Federal Territories Minister Annuar Musa was displeased with Kuala Lumpur City Hall’s (DBKL) decision to rename Jalan Raja Laut 1 in the city to Jalan Palestin. He would prefer that a road with an English name was changed instead.
To be truthful, Malaysians have multiple objections to the change of road names.
One person wrote: “What’s next after Jalan Palestin? Will Jalan Hartamas be renamed Jalan Hamas? If the KL mayor was keen to name a road Jalan Palestin, why can’t one of the new roads being built in a particular industrial, residential or shopping area be given the name?”
Malaysians are not difficult people, but renaming roads causes distress and inconvenience. Don’t the people at the top know the suffering of the people whose road names are changed?
Why wasn’t the public consulted first? Where was the discussion about renaming an existing road? Was the public not asked for their views because the authorities are aware there will be resistance?
Many Malaysians know of the struggle of the Palestinian people, but that is as far as most people are concerned. On the other hand, Raja Laut is part of Selangor’s history. He was one of the pillars of the Malay community when Kuala Lumpur was established.
Annuar’s request to rename an English road name is just as daft as the directive from DBKL to change a major road name in KL. Road names remind us of our past and English names are part of our history, too.
Have DBKL and Annuar decided who will pick up the tab for the name change? Companies will suffer because of the extra cost of changing letterheads, name cards and addresses in business directories.
Livelihoods will be affected and maps will have to be altered or reprinted. Taxi drivers will have to mentally register this name change and visitors will get confused. The Tourism Malaysia staff can barely remember any place of interest in Malaysia, so can they be expected to remember name changes?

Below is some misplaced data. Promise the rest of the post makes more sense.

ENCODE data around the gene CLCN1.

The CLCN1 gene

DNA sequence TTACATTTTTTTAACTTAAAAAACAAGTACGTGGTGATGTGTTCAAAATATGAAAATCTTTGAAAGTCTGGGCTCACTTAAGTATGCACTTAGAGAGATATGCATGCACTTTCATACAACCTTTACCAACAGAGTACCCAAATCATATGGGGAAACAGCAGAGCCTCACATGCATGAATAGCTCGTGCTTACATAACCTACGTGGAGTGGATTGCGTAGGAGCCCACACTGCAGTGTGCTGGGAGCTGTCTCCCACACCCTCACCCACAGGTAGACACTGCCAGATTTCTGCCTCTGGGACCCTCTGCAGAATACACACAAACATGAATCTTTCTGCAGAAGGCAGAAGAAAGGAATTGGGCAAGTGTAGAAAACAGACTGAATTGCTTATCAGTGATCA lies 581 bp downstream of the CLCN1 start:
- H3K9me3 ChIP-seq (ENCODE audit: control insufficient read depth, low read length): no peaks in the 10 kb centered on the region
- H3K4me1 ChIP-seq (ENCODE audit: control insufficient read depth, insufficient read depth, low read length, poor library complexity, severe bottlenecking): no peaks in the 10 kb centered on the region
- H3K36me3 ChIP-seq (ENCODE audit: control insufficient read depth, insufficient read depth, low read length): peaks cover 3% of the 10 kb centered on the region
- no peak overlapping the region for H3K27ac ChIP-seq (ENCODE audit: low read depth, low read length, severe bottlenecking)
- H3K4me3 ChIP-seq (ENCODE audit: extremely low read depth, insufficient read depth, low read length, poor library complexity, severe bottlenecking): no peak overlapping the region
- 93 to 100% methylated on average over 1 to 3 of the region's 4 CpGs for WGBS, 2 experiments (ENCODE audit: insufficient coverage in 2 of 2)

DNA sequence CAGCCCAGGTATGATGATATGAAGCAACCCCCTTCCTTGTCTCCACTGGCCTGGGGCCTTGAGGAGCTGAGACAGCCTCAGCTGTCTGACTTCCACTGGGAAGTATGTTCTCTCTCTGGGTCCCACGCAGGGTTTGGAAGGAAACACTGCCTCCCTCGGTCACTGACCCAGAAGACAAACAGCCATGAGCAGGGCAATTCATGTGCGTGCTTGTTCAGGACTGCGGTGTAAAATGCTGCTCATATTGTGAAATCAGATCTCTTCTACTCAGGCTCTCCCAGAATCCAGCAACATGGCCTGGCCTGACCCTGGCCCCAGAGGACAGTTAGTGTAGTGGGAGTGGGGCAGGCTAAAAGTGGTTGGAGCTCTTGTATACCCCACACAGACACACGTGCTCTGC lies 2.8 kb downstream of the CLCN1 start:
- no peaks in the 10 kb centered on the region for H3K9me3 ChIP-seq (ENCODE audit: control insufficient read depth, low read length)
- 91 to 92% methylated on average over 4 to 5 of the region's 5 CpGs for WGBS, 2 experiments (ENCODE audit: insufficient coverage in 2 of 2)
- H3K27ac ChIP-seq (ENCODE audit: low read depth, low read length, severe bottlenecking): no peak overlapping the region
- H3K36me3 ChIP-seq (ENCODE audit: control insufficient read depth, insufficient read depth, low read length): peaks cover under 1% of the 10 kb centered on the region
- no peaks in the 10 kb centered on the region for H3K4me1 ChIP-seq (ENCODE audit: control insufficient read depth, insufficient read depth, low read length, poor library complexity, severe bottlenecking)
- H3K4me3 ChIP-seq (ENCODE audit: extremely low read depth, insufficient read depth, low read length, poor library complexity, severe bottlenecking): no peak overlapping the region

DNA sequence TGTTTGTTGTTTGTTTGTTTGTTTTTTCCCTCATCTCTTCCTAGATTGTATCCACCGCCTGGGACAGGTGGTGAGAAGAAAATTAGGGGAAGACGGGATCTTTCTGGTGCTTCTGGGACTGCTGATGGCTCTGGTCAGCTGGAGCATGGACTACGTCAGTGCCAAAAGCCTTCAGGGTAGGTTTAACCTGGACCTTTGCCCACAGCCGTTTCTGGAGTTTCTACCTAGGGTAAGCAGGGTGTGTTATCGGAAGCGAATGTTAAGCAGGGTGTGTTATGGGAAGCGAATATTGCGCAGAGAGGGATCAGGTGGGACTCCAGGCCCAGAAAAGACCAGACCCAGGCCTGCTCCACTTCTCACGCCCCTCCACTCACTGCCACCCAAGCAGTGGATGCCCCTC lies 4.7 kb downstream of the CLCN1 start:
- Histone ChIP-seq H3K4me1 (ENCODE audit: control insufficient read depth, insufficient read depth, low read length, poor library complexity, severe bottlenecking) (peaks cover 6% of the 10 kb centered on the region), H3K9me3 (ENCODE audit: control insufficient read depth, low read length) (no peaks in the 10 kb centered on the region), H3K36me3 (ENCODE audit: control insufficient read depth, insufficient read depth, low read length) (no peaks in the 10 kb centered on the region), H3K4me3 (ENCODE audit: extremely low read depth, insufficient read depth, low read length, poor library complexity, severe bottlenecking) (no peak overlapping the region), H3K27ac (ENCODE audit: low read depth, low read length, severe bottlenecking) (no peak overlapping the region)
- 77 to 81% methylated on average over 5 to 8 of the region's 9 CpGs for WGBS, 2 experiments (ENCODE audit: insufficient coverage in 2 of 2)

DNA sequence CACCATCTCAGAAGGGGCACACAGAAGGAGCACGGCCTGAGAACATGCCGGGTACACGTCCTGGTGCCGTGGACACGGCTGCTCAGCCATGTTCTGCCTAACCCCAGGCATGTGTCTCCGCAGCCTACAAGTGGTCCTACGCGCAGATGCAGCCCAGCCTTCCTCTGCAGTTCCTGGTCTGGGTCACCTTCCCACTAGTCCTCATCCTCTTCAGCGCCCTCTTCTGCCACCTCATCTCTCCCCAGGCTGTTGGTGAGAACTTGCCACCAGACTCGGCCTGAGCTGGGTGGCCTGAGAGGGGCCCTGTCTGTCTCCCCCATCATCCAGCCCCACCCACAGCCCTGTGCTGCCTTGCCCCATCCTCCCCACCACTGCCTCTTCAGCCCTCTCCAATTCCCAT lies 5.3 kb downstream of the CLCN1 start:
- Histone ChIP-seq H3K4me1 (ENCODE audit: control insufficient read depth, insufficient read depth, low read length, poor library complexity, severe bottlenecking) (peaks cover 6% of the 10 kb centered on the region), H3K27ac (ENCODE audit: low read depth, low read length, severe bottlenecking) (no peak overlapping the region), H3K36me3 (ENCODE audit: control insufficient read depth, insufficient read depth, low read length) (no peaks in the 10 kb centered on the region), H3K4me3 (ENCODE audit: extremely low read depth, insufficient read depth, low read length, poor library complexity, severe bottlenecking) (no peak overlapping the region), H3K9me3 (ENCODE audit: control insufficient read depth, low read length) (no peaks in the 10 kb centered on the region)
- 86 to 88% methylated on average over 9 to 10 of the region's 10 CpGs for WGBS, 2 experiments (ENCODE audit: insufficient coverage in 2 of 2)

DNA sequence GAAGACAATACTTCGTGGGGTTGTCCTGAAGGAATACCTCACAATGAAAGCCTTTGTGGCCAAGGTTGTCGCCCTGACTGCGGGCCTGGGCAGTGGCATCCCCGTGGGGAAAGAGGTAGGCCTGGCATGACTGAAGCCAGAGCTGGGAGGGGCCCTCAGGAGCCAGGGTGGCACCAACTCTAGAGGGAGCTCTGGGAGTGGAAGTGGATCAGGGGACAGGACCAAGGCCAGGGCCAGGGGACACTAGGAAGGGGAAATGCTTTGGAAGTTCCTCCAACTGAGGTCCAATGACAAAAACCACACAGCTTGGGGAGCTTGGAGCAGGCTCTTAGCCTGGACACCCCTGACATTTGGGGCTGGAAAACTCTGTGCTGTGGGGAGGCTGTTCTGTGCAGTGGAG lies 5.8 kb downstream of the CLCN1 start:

Will the rakyat, both ordinary people and businessmen, be able to pass on the administration costs for the name change to DBKL? The rakyat have enough to worry about, with the increase in prices of ordinary goods and services, and the economic downturn made worse by the Covid-19 pandemic, without this extra hassle.
Each name change wastes valuable taxpayers’ money. The costs will be passed down to the rakyat, and the public will bear the brunt of the idiotic decision.
Renaming a road shows the disconnect between the mayor, DBKL, Annuar and the rakyat. There are numerous road-related problems in KL, and nationwide, that need immediate attention, such as flooding, poor drainage, traffic congestion, bad lighting, potholes, missing signs and faded road markings. Renaming a road should not be top priority.
Why would anyone want to rename a road? Many road names are of historical significance and they form part of our cultural identity.
Annuar’s proposal to rename English road names is just another attempt to erase our history. Is Umno Baru ashamed of our colonial past? Are they afraid of the comparison with the more efficient past? Is it because the government wants change just for the sake of change? Or is it another sandiwara?
In Ipoh, several arterial roads have been renamed, but most people know the roads by their old names. One Ipoh taxi driver said that many of the roads named after VIPs are too confusing and long. He said: “Many people use the old names anyway. Everyone knows Hugh Low Street, Brewster Road, Tambun Road and Tiger Lane. Most of us cannot remember the new names of roads which are too long.”
Instead of renaming a road after a country or person, the authorities could name a new building, the new wing of a hospital, a scholarship fund, a bursary or some other white elephant.
Why not rename the new Warisan Towers, or Petronas Twin Towers, Palestine Towers?
The views expressed are those of the author and do not necessarily reflect those of FMT.